Boyle's drafts incorporate information gathered from the interviews (Series I.2), her journal notes (Series I.2), letters from women she met (Series I.1), and the clippings and Irish publications which these women sent to her (Series I.6 and I.7).
Series I also includes photographs of Boyle taken during her 1976 trip to Ireland (I.4); a reel-to-reel tape of a program which included Mairin de Burca (I.5); and finally files of clippings and U.S. publications, collected by Kay Boyle during her research on Irish issues.
The notebooks, which contain Boyle's journal during her travels to Ireland and her notes from interviews, also include several poems inspired by her experiences in Ireland and notes for some of her other writing projects, including her unpublished research toward a book on German women (See Ms 131 Kay Boyle Papers).
Series II consists of material which is unrelated to Boyle's research on Irish women. Letters written to Boyle from her many friends, including noted writers, are found in Series II.1. Notable correspondents include Kenneth Burke (who also sent two of his poems), William Dickey, John Hersey, Denise Levertov, Archibald MacLeish, Arthur Miller, Studs Terkel, Robert Penn Warren, Charles Henri Ford, Hugh Ford, and Jacques Barzun. Among topics discussed in the correspondence are the American Academy of Arts and Letters, to which Boyle had been elected, the National Institute of Arts and Letters, writing projects, and the writers' daily lives.
Of historical interest are four letters written by San Francisco activist and attorney Fay Stender, who defended Black Panther leader Huey Newton and sought prison reforms in California. The letters originated from Hong Kong where Stender had fled following an attempt on her life which left her disabled. The letters convey her bitterness and confusion following the assassination attempt by a black militant. Her final letter to Boyle was written on the day Stender committed suicide.
Series II.2 "Poetry written by Kay Boyle" includes a notebook of drafts for eight poems. There are from four to seventeen drafts for each poem, each demonstrating Boyle's meticulous attention to detail in her writing and revealing her style in revising her work.
The second series also includes drafts of "In Memory of Joseph Franckenstein," a tribute Boyle delivered at the Low-Heywood Thomas School in Connecticut (II.3), where her late husband taught in the 1950s. Several notebooks, containing ideas for stories and poems (II.4), and four calendars bearing Boyle's daily appointments (II.5) complete the second series.
Although the bulk of the material in these papers chronicles a relatively brief period of Kay Boyle's life, the material reflects her constant efforts to promote peace, political justice, and the rights of women.
The arrangement of material in each series and subseries varies and is described in the series and subseries notes.
Related collections:Ms 99 Letters to Basil Beckett Burwell and unidentified
Ms 103 John Malcolm Brinnin Papers
Ms 110 Pagany Archive
Ms 131 Kay Boyle Papers
I. Material related to research on Irish women, 1974-1986 1. Letters to Kay Boyle, 1974-1986 Hilary Boyle, 1976-1986 Mairin de Burca, 1976-1981 Doubleday & Company, Inc., 1980 Mary Fay, 1976-1981 Nuala Fennell, 1977 Nancy [Allitt] McCarthy, 1976-1980 Margaret MacCurtain, 1974-1978 Bernadette Quinn, 1976-1981 Miscellaneous letters and receipts, 1977-1979 2. Notebooks and notes, 1972-1987 3. Drafts for chapters of a book on Irish women, 1977-1979 4. Photographs of Kay Boyle in Ireland, 1976 5. Tape of program with Mairin de Burca, [n.d.] 6. Publications of Irish organizations concerning Irish women and issues, 1920-1984 7. Clippings from Irish publications, 1975-1980 8. U.S. publications and clippings related to Irish issues, 1959-1981 II. Letters, manuscripts, and ephemera unrelated to Irish women, 1956-1988 1. Letters to Kay Boyle, 1969-1988 2. Poetry written by Kay Boyle, 1960-1985 3. Speech by Kay Boyle and related material, 1964-1984 4. Notebooks and notes by Kay Boyle, 1956-1981 5. Calendars kept by Kay Boyle, 1980-1985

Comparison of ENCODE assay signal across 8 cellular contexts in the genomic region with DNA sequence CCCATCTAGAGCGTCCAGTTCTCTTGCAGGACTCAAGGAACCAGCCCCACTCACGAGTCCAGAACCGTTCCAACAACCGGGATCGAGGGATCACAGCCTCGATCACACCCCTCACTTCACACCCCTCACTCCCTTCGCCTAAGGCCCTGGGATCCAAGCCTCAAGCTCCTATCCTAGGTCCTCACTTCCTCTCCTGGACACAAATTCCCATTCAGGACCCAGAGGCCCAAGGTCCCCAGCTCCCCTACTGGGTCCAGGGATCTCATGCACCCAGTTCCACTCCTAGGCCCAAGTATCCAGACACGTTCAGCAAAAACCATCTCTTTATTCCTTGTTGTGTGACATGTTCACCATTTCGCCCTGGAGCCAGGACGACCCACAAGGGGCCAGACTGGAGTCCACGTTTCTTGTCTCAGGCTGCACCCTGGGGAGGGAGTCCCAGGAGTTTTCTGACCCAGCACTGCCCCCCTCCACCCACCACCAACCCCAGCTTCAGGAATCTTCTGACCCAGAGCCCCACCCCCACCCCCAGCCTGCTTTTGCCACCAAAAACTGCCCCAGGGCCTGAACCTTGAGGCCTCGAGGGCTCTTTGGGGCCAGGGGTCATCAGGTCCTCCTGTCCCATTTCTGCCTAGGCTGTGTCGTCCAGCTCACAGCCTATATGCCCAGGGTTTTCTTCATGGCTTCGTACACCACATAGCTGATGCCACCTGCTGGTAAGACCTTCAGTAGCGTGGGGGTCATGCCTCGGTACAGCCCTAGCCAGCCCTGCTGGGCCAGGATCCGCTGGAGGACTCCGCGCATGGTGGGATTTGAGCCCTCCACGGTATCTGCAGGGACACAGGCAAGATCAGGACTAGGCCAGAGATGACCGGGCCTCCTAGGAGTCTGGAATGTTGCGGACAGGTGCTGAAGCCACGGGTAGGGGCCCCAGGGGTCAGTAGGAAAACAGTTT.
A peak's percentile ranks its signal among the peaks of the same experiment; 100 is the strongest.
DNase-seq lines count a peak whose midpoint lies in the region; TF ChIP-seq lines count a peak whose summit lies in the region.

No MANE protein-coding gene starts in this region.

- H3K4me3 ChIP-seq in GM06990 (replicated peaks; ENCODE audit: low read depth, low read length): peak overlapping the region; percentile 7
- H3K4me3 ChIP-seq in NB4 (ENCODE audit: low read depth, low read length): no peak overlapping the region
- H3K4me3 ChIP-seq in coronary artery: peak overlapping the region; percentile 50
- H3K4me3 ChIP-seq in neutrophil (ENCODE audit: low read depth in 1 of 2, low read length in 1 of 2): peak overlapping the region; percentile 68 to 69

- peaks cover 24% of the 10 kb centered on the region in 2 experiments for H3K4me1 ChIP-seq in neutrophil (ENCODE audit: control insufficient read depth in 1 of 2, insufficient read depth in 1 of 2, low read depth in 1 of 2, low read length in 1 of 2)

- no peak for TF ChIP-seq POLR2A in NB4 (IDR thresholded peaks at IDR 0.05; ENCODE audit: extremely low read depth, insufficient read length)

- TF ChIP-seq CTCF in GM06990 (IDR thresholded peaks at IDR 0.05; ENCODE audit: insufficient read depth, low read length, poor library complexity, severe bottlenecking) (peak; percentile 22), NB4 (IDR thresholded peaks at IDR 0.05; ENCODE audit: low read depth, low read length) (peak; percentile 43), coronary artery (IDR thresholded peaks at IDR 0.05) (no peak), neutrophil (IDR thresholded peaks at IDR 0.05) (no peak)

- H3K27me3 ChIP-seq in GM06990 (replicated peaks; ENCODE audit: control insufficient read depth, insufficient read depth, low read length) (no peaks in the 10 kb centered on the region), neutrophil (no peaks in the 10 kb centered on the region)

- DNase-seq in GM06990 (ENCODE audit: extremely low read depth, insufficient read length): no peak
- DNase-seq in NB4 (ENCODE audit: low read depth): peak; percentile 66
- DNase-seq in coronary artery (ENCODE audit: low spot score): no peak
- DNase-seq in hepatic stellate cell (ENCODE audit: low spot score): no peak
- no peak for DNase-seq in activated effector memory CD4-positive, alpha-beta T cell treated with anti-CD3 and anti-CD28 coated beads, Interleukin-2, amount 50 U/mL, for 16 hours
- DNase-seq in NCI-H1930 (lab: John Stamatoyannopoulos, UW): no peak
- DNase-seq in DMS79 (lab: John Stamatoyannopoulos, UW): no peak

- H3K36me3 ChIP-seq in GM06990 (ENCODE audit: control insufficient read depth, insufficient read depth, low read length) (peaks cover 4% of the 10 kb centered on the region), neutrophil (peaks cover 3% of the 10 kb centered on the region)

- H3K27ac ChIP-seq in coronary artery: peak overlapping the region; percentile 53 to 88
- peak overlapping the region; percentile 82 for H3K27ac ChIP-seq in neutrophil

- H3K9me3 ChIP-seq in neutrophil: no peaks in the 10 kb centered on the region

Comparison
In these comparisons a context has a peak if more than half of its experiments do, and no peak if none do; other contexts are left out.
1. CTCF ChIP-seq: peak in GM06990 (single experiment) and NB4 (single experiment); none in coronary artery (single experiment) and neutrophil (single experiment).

1 Series I. Material Related to Kay Boyle's research on Irish women, 1920-1987 Series I.1. Letters to Kay Boyle from Irish Women, 1974-1986 All letters are written to Kay Boyle unless otherwise noted. Hilary Boyle, 1976-1986 Dublin activist Hilary Boyle was born in Jamaica, but spent most of her childhood in Ireland. She left Ireland as a young married woman but returned in 1934 to stay. In 1962 she moved to Dublin where she became the garden columnist for Hibernia and contributed radiospots for RTE radio's Sunday Miscellany. She was active with the Dublin Housing Action Committee and has championed a variety of causes, including peace issues. Clippings, carbon copies of letters from Kay Boyle, and photocopies of some of Hilary Boyle's articles, particularly her gardening column for Hibernia, are enclosed in some of the 63 letters. F1 1976 With Hilary Boyle's Ts essay titled "Bernadette," about Irish politician Bernadette McAlisky. F2 1977 With an autograph poem by Hilary Boyle, and her Ts essay titled "To Unite Ireland." F3 1978 F4 1979 One letter from Hilary Boyle to The New York Times. F5 1980 F6 1981 F7 [n.d.] Five Ts essays by Hilary Boyle concerning peace, the Third World, and religion as the root of the problem in Northern Ireland, and a photograph of H. Boyle. F8 Clippings and magazines, [1976-1986] Material sent to Kay Boyle by Hilary Boyle, but removed from the letters. 1 Series I. Material related to Irish women (cont'd) Series I.1. Letters from Irish women (cont'd) Mairin de Burca, 1976-1981 Irish activist Mairin de Burca was a member of Sinn Fein, the political arm of the Irish Republican Army, from 1955-1977 and its General Secretary from 1965-1977. She has also been an advocate for the rights of Irish prisoners and women, active in seeking prison reform, and an opponent of the Vietnam War. She was a contributor to Hibernia, supplying book reviews and social commentaries. She was a plaintive in a court case which won the right to serve on juries for women and persons not owning property in the Republic of Ireland. She has advocated the unification of Northern Ireland and the Republic of Ireland. In addition to the 14 letters from de Burca, the folders include clippings of articles written by de Burca. See also F62 for other articles written by de Burca. F9 Letters, 1976-1977 F10 Letters, 1978-1981 F11 Clippings, 1980 Doubleday & Company, Inc., 1980 May 30 F12 Letter cancelling Boyle's contract for the book on Irish women, signed by Boyle. Mary (Faysie) Fay, 1976-1981 Seamstress Mary Fay (nicknamed Faysie) was one of the Catholic women Kay Boyle interviewed in Dublin. Fay made uniforms for a convent school for girls in Dublin. Her letters to Boyle are filled with her philosophy of life; her opposition to abortion, contraception, and euthanasia; her strong support for education; and a discussion of the illegal Irish Hedge Schools which taught the Gaelic language and Irish traditions. In addition to the 24 letters, there are photographs of Mary Fay's daughter and granddaughter. For drafts of Boyle's chapter on Mary Fay see F36-37. F13 Letters, 1976 F14 Letters, 1977 F15 Letters, 1978-1979 F16 Letters, 1980-1981 1 Series I. Material related to Irish women (cont'd) Series I.1. Letters from Irish women (cont'd) Nuala Fennell, 1977 Nov 2 Irish journalist Nuala Fennell was a columnist for the Evening Herald and a founding member of Irish Women's Liberation, the Action Information Motivation (AIM) group, and Women's Aid. She has written several books on Irish social issues, including Irish Marriage, How Are You? (Dublin: The Mercier Press, 1974). F17 Includes one letter from Fennell, a copy of Irish Marriage, and a brochure on the purpose and objectives of the AIM group. Nancy (Allitt) McCarthy, 1976-1980 Cork County book shop owner Nancy McCarthy wrote to Boyle of her business, daily life, vacations, and involvement in the Cork Film Festival. F18 Includes eleven letters and a photocopy regarding the "Boyle" family heritage. Margaret MacCurtain (Sister Benevenuta), 1974-1978 Noted Dublin educator Sister Benevenuta was educated at the University of Cork. She entered the Dominican order in Dublin at the age of 21. She participated in Vatican II, has lectured at the University College, Dublin, and did programs on Radio Eireann and Irish television on women's issues in Ireland. F19 Includes six letters and two Ts (photocopy) essays by MacCurtain titled "Women, the Vote, and the Revolution" and "Women--Irish Style." Bernadette Quinn, 1976-1981 Irish activist and writer Bernadette Quinn was a founding member of Ireland's Women's Liberation movement and the AIM group. She organized AIM's Committee on Education which focuses public attention on the need for educating young people for marriage. Born in Mayo County, married and mother to three children, Quinn has written and lectured on issues of Irish women's equality. Includes 40 letters which discuss the changes toward equality for women in Ireland, her family and daily life, Irish politics and elections, the AIM group, and Irish education. Also includes essays and a short story by Quinn, clippings, and publications. F20 Letters, 1976 Includes a copy of The Law of Nullity in Ireland(1976) and a Ts of Quinn's short story "Sandra." 1 Series I. Material related to Irish women (cont'd) Series I.1. Letters from Irish women (cont'd) Bernadette Quinn (cont'd) F21 Letters, 1977 Feb-Aug Includes Ts of Quinn's lecture on marriage titled "Talk to Maynooth." F22 Letters, 1977 Sep-Dec Includes Irish Sweepstakes tickets. F23 Letters, 1978 Includes Ts of Quinn's essay titled "AIM's Loss is Women's Loss." F24 Letters, 1979 F25 Letters, 1980 Includes two books inscribed by Quinn to Boyle titled Education Is Everybody's Business (includes speeches by Quinn and her daughter Veronica) and Can You Stay Married? (by Quinn, Fennell, and Deidre McDevitt). F26 Letters, 1981 Includes an offprint of Quinn's "Women and the Church." Miscellaneous Letters and Receipts, 1977-1979 F27 Arranged in chronological order, the folder includes notes from Geraldine Neeson and Cosette, receipts for Boyle's Irish accommodations, a letter and article from David Lawlor of Government Information Services. Series I.2. Notebooks and notes related to Irish women, 1972-1987 The six notebooks, plus loose notes, include interviews with various Irish women; poetry composed by Boyle (inspired by her experiences in Ireland); lists of names, addresses, appointment times, and phone numbers of women visited. The notebooks have been arranged in chronological order. F28 Notebook and Notes, 1972-1987 Notebook bears the cover title, "The Underground Woman," and includes 12 pages of revisions for a book by this title. Also includes notes on Howard Nemerov's Gnomes and Occasions, a story line for A Play, an untitled poem with the first line "I reach my arms up to the sky," and notes from an interview with several Irish women, including Jenny Boyle. Laid in notes include four poems by Boyle; two untitled and one titled "Bloomsday, June, 1977," and the other titled "A Poem for Connection" (dated June 15, 1987). 1 Series I. Material related to Irish women (cont'd) Series I.2. Notebooks and notes (cont'd) F29 Notebook, 1976-1979 Notebook bears the cover title "German Women Irish Women Notes" and includes notes from interviews with Sister Benevenuta, Carmencita Hederman, Mairin de Burca, as well as mentions of Eileen Desmond, Pat Carroll, Ben Kiely, Bernadette Quinn, and Mary Fay. This is the only notebook in this collection which also includes notes for Boyle's unpublished research toward a book on German women. The fifty-seven page notebook also includes an untitled poem dated August 7, 1976, and indicates that Boyle was in Ireland from July to October 1976, July and August 1977, and in Paris in June 1977. A page of notes and a clipping are laid in. F30 Notebook, 1976 Jun 21-Aug 7 The first page of the notebook bears the title "Irish Journal." The thirty-nine pages include poems; an interview with Mary Fay; descriptions of Limerick, Galway, and Dublin; mentions of Mary Robinson, Valerie Mcauliffe, Pat McHugh, Hilary Boyle, Nora Donnelly, Bernadette Quinn, Cristabel Bielenberg; Boyle's notes taken during meetings of AIM and CHERISH; and mentions of Boyle's health problems. F31 Notebook, 1976 Jul The sixteen pages include extensive notes about Mary Frances Hogan, notes from discussions with Mairin de Burca and Sister Benevenuta, and information about AIM and CHERISH. F32 Notebook, 1977-1979 Cover bears the title "Kay Boyle Irish Women," and the notebook's six pages include information about Mary Fay and a story about Bill March. F33 Notebook, 1977 Jul The notebook's thirty-three pages include notes on Mairin de Burca, Sister Benevenuta, Mary Fay, and Hilary Boyle, as well as notes from James Stephens's The Insurrection in Dublin. F34 Notebook, 1977-1979 Includes jokes, quotes from Padreigin McGillicuddy's writings, and notes on Hilary Boyle and Nancy McCarthy. 1 Series I. Material related to Irish women (cont'd) Series I.3. Drafts of chapters for a book on Irish women, 1977-1979 These drafts and notes are arranged alphabetically by title. The pages within each title are in the order in which they were originally received. Most of the drafts are incomplete typescripts with extensive autograph revisions. F35 "Dublin Summer," 1979 Apr 30-May 1 Includes three drafts of this title, all incomplete (8p). F36 "Excerpts from a Book on Irish Women," 1979 Nov The Ts and two Ts (carbon) drafts of this chapter about Mary Fay are a rewrite of the draft "Faysie" (F37). All three drafts bear extensive autograph revisions and dates of revisions (23p). F37 "Faysie," 1977-1979 Numerous Ts and Ts (carbon) pages of incomplete drafts toward a chapter about Mary Fay and Bernadette Quinn. The pages bear extensive autograph revisions and revision dates. Parts of these drafts are included in "Excerpt from a Book on Irish Women" (F36). Includes a letter from Boyle to Mary Fay with a list of questions which Fay answered and returned to Boyle (59p). F38 "Mrs. Minch and Hilary Boyle," 1979 Apr-May Numerous Ts drafts bearing extensive autograph revisions, for a chapter on Hilary Boyle. Includes autograph notes about Hilary Boyle, a photograph of H. Boyle, and excerpts from Edward R. Tannenbaum's 1900 (31p). F39 "St. Stephen's Green," 1977-1979 Ts and Ts (carbon) drafts of material similar to "Dublin Summer" (F35). Series I.4. Photographs of Kay Boyle in Ireland, 1976 F40 Photographs, 1976 Fourteen photographs which include Kay Boyle, Hilary Boyle, Mary Fay, and possibly Fay's family. Series I.5. Tape of program with Mairin de Burca, [n.d.] F41 Reel to reel Tape, [n.d.] Also includes cassettee recording for use by researchers, see audiorecordings shelf (Range 76b). 1 Series I. Material related to Irish women (cont'd) Series I.6. Publications of Irish organizations concerning Irish women and issues, 1920-1984 Books, pamphlets, newsletters, magazines, and journals concerning a variety of issues related to Irish women, Northern Ireland and the Irish Republic, peace, and Ireland's social problems. Many of these items may have been enclosed in the letters from Quinn, Hilary Boyle, and de Burca. The material is arranged in alphabetical order by name of the organization publishing the material. AIM (Action Information Motivation) Group, 1976-1980 The AIM group was begun in 1972 to campaign for law reform in areas related to women and the family. The group's Women's Centre, opened in 1975, provides support, advice, and information on legal and marital problems for women. Nuala Fennell and Bernadette Quinn were among the founders of AIM. F42 AIM group pamphlets,  Six pamphlets describe AIM's programs and objectives. F43 "AIM Group Report Number Two: Legal Separation in Ireland," 1976 Apr F44 AIM Group Newsletter, 1975-1978 Eleven issues. F45 Women's AIM, 1979-1980 Issues 1-6. Arlen House, 1975 Founded by Catherine Rose, this Galway publisher prints the writings of Irish women, particularly related to social and women's issues. F46 Copy of The Female Experience: the story of the woman movement in Ireland (1975) by Catherine Rose. 2 C.F.N., 1974 Republic of Ireland publisher. F47 Copy of Songs and Recitations of Ireland (Cork, C.F.N., 1974). 2 Series I. Material related to Irish women (cont'd) Series I.6. Publications-Irish organizations (cont'd) CHERISH, 1974-1976 Founded in 1972, CHERISH is an association of single unmarried parents, which provides encouragement and help for the parents and works on related social issues. Mary Robinson was the first president of the organization. F48 Includes a history of the group, and a publication resulting from the conference "The Unmarried Parent and Child in Irish Society" (1974). DAWN: an Irish Journal of Nonviolence,  Journal produced by an untitled group from Dublin, Belfast, and Derry, associated with War Resisters International. F49 Two issues, one on nonviolence in Irish history. The Fertility Guidance Company, [n.d.] F50 Copy of Family Planning: a guide for parents and prospective parents, published by this Dublin group. The Irish Homestead, Ltd.,  This publication was a weekly journal of Irish co-operative activities. F51 Issue which includes George Russell's A Plea for Justice: being a demand for a public enquiry into the attacks on co-operative societies in Ireland. Also includes a list of co-operative societies destroyed or damaged by the British. Irish Republic, Commission on the Status of Women, 1972 F52 Copy of Report to the Minister of Finance complied the Commission on issues of Irish women's employment and equal compensation. Irish Women United,  This group of Irish women's liberationists advocate equal rights for women and publish a journal titled Banshee. F53 Two issues of Banshee. 2 Series I. Material related to Irish women (cont'd) Series I.6. Publications-Irish organizations (cont'd) Justice Movement, 1977 Aug 1 This peace group is organized by Ubique Dwyer. F54 Leaflet promoting a "Peoples Festival." Peace People, 1976-1979 This Irish group is composed of individuals in Belfast who support the peace movement and publish the magazine Peace by Peace. F55 Eleven issues of Peace by Peace and some clippings. Some issues have been removed to the Oversize section. Prisoners Rights Organization, [1976-1977] This Dublin group informs the Irish public of the present conditions of prisons and works for prison reforms. F56 Five issues of the group's publication, Jail Journal. Sinn Fein, 1975-1984 This political organization is linked to the Irish Republican Army (IRA) and represents the Roman Catholic minority in Northern Ireland. It espouses the motto "Ourselves Alone" and seeks to establish a Democratic Socialist Republic in Northern Ireland and to be united with the Republic of Ireland. Related organizations include the National Women's Committee, Republican Clubs, and Irish Republican Clubs of North America. F57 Booklets and journal, 1975-1977 Copies of Manifesto of Sinn Fein, The Rights of Women in Ireland, and one issue of Teoiric: theoretical journal of the Republican Movement. F58 United Ireland Solidarity Newsletter, 1977-1984 Published by the Irish Republican Clubs, USA, which is a support group for the official Republican Movement, Sinn F‚in, and the IRA. Includes four issues of the newsletter, brochures, and tear sheets. Women's Political Association, 1977 Organization working for the political empowerment of women through the election of women, reformation of laws, and education. F59 One issue of Women's Political Association Journal, flyers, a program, and fact sheets. 2 Series I. Material related to Irish women (cont'd) Series I.6. Publications-Irish publications (cont'd) Miscellaneous Irish publications, 1973-1981 F60 Includes a copy of J.A. Fahy's tourist guide, The Glory of Cong, Galway-Salthill Tourist Guide '76; and issues of Books of Ireland, Observer, Farm Exam, Hibernia, Financial Times, The Irish Times Annual Review, Sunday World, and The Sunday Tribune. Some items removed to the oversize section. Series I.7. Clippings from Irish publications, 1975-1980 Most of these clippings were sent to Boyle in letters from the Irish women identified in Series I.1. The material is organized in alphabetical order by subject titles assigned to groups of clippings by Kay Boyle. Preservation photocopies have replaced many of the clippings. F61 "The Abbey Theatre and the Pub Situation," 1977 F62 "Mairin de Burca," 1977-1980 F63 "Hibernia," 1976-1980 Some clippings removed to oversize section. F64 "Irish Prisons," [n.d.] F65 "Irish Times," 1975-1977 F66 "Miscellaneous (Cork, Church, and Peace Movement Dissent)," 1977 F67 "Northern Ireland," 1976-1979 F68 "SDLP," 1977 Series I.8. U.S. publications and clippings related to Irish issues, 1959-1981 F69 Amnesty International, 1978 Report of an Amnesty International Mission to Northern Ireland. F70 Ducas, 1977 Two issues published by the Irish American Cultural Institute, St. Paul, Minnesota. F71 Fellowship, 1976-1980 Four issues published by Fellowship of Reconciliation. 2 Series I. Material related to Irish women (cont'd) Series I.8. U.S. publications and clippings (cont'd) F72 Miscellaneous, 1976-1981 Issues of The Catholic Worker, The Conspiracy, Women's International League, The Weekly People, The Irish Worker, Newsletter of the Resource Center for Nonviolence, Liberation, War Resister, and Labor News. Some items removed to oversize section. F73 The Nation, 1976-1978 F74 Clippings, 1959-1981 Preservation photocopies have replaced most of the clippings. Series II. Letters, manuscripts, and ephemera unrelated to Irish women, 1956-1988 Series II.1. Letters written to Kay Boyle, 1969-1988 Arranged in alphabetical order by correspondent. All letters are addressed to Kay Boyle unless otherwise indicated. F75 Barzun, Jacques, 1907- 1983 May 31 TLS 1p Jun 1 TLS 1p Jun 15 TLS 1p Note: Includes a TL (carbon) from Boyle to Barzun. F76 Blume, Peter, 1906- 1980 Mar 11 ALS 2p Mar 27 ALS 3p F77 Burke, Kenneth, 1897- 1980 Jan 15 TL 1p Note: Includes two Ts (photocopy) poems by Burke titled "A Clima(c)tic Situation" and "Out of Backwards Sidewise Toward Fromwards." F78 Coates, Gary [1980 Aug 10] ALS 2p F79 Cohn, Ruby [1980: Sep 15] ANS 1p F80 Davidson, Alfred E. 1983-1984 Letters 5p Note: Letters concerning Boyle's daughter Kathe Vail and her legal case in Tunisia. F81 Dickey, William 1980 Jun 9 TLS 1p 2 Series II. Material unrelated to Irish women (cont'd) Series II.1. Letters (cont'd) F82 Dzwonkoski, Peter 1980 Jan 22 TLS 1p Note: Includes two TL (carbon)s from Boyle. F83 Einsele, Helga 1980 Mar 26 TLS 1p F84 Ferencz, Benjamin B., 1920- 1979 Dec 8 TLS 1p F85 Ford, Charles Henri 1979 Dec 23 ALS 1p Note: Verso bears a photocopy review of Om Krishna I. 1980 Jan 11 ALS 1p Note: Addressed to Sharon Fisch. 1980 Mar 20 ACS 1p F86 Ford, Hugh, 1925- 1980 Jan 22 ALS 3p Feb 18 ALS 2p Note: Includes a program of The American Place Theatre production of "Paris Lights." May 29 ALS 2p Note: Includes an ALS from Therese. Aug 23 ALS 2p F87 Garchik, Jerome M. 1981 Apr 9 TLS 1p Note: Includes TL (carbon) from Boyle and several photocopied pages from the FBI file on Boyle. F88 Gordiner [1980 Mar 26] ACS 1p F89 Hersey, John, 1914- 1980 May 3 ANS 1p F90 Levertov, Denise, 1923- 1980 Feb 3 ALS 3p F91 Lochner, Robert H. 1980 Jan 2 TLS 2p F92 McCormick, Ken, 1906- 1980 Jan 17 TLS 1p Note: Includes reviews of Boyle's Fifty Stories. F93 McKeen, Lila Jewel 1970 Jan 14 ALS 1p 2 Series II. Material unrelated to Irish women (cont'd) Series II.1. Letters (cont'd) F94 MacLeish, Archibald, 1892-  May 1 ALS 1p F95 McReynolds, David 1980 May 4 TLS 1p F96 Miller, Arthur, 1915- 1980 May 11 TNS 1p F97 New Jersey State Parole Board 1980 Feb 7 TLS 1p F98 Porter, Katherine Anne, 1890-1980 1980 Mar 31 TL (photocopy) 1p F99 Renek, Morris 1988 Program 5p Note: Program tribute to Boyle titled "Say Hello to Kay Boyle." F100 Saler, Herimone 1980 Jan 24 TLS 1p Note: Includes a TL (carbon) from Boyle. F101 Schlesinger, Arthur Meier, 1917- 1980 Mar 21 TLS 1p F102 Schneider, Harold K. 1979 Oct 8 TLS 1p Oct 17 TLS 1p Note: Includes a TL (carbon) from Boyle to Schneider. F103 Stender, Fay 1980 Letters 8p Note: Includes a letter from Priscilla Camp to Boyle explaining Stender's death. F104 Stephenson, Gregory, 1947- 1981 Jun 4 ALS 1p 1982 Jun 30 ALS 1p F105 Terkel, Studs, 1912- [1980 Apr 30] ALS 1p F106 Thompson, Mildred 1980 ACSs 4p F107 Thomson, Virgil, 1896- 1983 Sep 3 TLS 1p F108 Toomer, Marjorie Content 1980 Feb 29 TLS 2p 2 Series II. Material unrelated to Irish women (cont'd) Series II.1. Letters (cont'd) F109 Virago Limited 1980 Letters 4p Note: Letters concerning Boyle's preface for Plagued by the Nightingale. F110 Warren, Robert Penn, 1905- 1980 Aug 2 TNS 1p F111 Watkins, Armitage 1980 Letters 3p Note: Includes amended contract with Doubleday signed by Boyle. F112 Unidentified, 1969-1980 Series II.2. Poetry Written by Kay Boyle, 1960-1985 Includes individual poems, a list of poems sent to Sun & Moon, and a notebook titled "My Poetry" which includes successive drafts of eight poems. F113 Poems and List, 1969 and [n.d.] Includes poem titled "For James Baldwin," one untitled poem with the first line "Tonight I am filled with dreams," and a list of poems sent to Sun & Moon. 2 Series II. Material unrelated to Irish women (cont'd) Series II.2. Poetry (cont'd) F114 "My Poetry" Notebook, 1960-1985 Includes the following poems: 1) "What Parents Do Not Yet Know," 1974-1983, 10 Ts, autograph, and Ts (carbon) drafts. Originally titled "Questions" and written for "Poetry in Public Places." 2) "Advice To The Old (including myself)," 1974-1984, 13 Ts and Ts (carbon) drafts with autograph revisions. 3) "Poem for a Colleague," 1977-1979, 11 autograph, Ts, and Ts (carbon) drafts with extensive autograph revisions. Originally titled "A Poem for Nancy and Her Children" written after the death of Herb Wilner. 4) "A Poem For George Moscone, Assassinated November 27, 1978," 1978-1979, 8 autograph, Ts and Ts (carbon) drafts with extensive revisions. 5) "The Stones of a Seventeenth Century Village," 1974- 1984, 17 Ts and Ts (carbon) drafts with extensive revisions. Originally titled "The Ruined Village" or "A Poem About Midi." 6) "A Poem for the Students of Greece (Salonika and Athens 1973)," 1974-1975, 4 Ts (carbon) and Ts (photocopy) drafts with autograph revisions. 7) "Poem for a Painter Bent on Suicide," 1960-1983, 4 Ts and Ts (carbon) drafts with autograph revisions. Originally titled "Poem for a Painter Who Speaks of Suicide as a Moment as Beautiful as Poetry." 8) "Poets," 1972-1985, 4 Ts and Ts (carbon) drafts with autograph revisions. Series II.3. Speech by Kay Boyle and related material, 1964-1984 Includes drafts of Boyle's speech titled "In Memory of Joseph Franckenstein," and letters related to the Low-Heywood Thomas School's foreign student scholarship honoring her husband, Joseph Franckenstein, who taught at the Stamford, Connecticut school for nine years in the 1950s. F115 "In Memory of Joseph Franckenstein," 1964-1980 Three Ts, Ts (carbon), and Ts (photocopy) drafts with autograph revisions. 2 Series II. Material unrelated to Irish women (cont'd) Series II.3. Speech (cont'd) F116 Letters, 1981-1984 Drafts of Kay Boyle's letters to parents and alumni of Low-Heywood Thomas School concerning the Joseph Franckenstein Foreign Student Scholarship. This scholarship was awarded to one of Bernadette Quinn's daughters. Series II.4. Notebooks and notes by Kay Boyle, 1956- 1981 These notebooks and loose notes contain ideas for stories, poems, and books; as well as notes on a variety of subjects, including Lippinzanner horses and Bach. Arranged in chronological order. F117 Notebook, 1956 Notebook bears the cover title "Notes on Lippinzans" and includes drawings by a child, notes on Lippinzanner horses, and an autograph draft of a letter by Joseph Franckenstein. F118 Loose notes, 1967-1980 Includes notes about Persia (1967); quotes from music, magazines, and books, including Lake Woebegone; and ideas for stories. F119 "Notes for Stories," 1979-1981 Envelope of autograph notes and copies of newsletters, articles, and newspapers. Two issues of Cottage Grove Sentinel (Oregon) are removed to the oversize section. F120 "First Class in Bach," [n.d.] Two pages of notes taken by Boyle during a class on Bach, with a page of notes concerning her car. Series II.5. Calendars kept by Kay Boyle, 1980-1985 The calendars bear Kay Boyle's appointments during certain months. F121 Human Rights Calendar, 1980 August missing. F122 Ireland Calendar, 1983 Removed to oversize section. F123 Ben's Country Calendar, 1984 F124 Calendar, 1985 Appointments for March-May have been erased.